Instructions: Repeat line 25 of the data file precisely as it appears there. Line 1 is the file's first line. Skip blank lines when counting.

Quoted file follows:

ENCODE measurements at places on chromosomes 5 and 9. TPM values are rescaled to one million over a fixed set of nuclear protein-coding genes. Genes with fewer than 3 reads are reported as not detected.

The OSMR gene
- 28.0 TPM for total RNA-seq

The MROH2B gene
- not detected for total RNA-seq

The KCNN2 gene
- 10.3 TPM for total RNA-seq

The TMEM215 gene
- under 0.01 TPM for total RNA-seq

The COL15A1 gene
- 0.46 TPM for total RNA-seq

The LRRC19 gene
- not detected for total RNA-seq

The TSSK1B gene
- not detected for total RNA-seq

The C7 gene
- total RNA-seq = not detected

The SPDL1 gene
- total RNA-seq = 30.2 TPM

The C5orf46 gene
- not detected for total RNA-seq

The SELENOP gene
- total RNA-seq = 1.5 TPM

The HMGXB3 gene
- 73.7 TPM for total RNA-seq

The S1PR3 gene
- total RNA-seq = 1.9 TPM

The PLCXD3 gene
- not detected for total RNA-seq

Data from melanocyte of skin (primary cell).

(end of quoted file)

- 73.7 TPM for total RNA-seq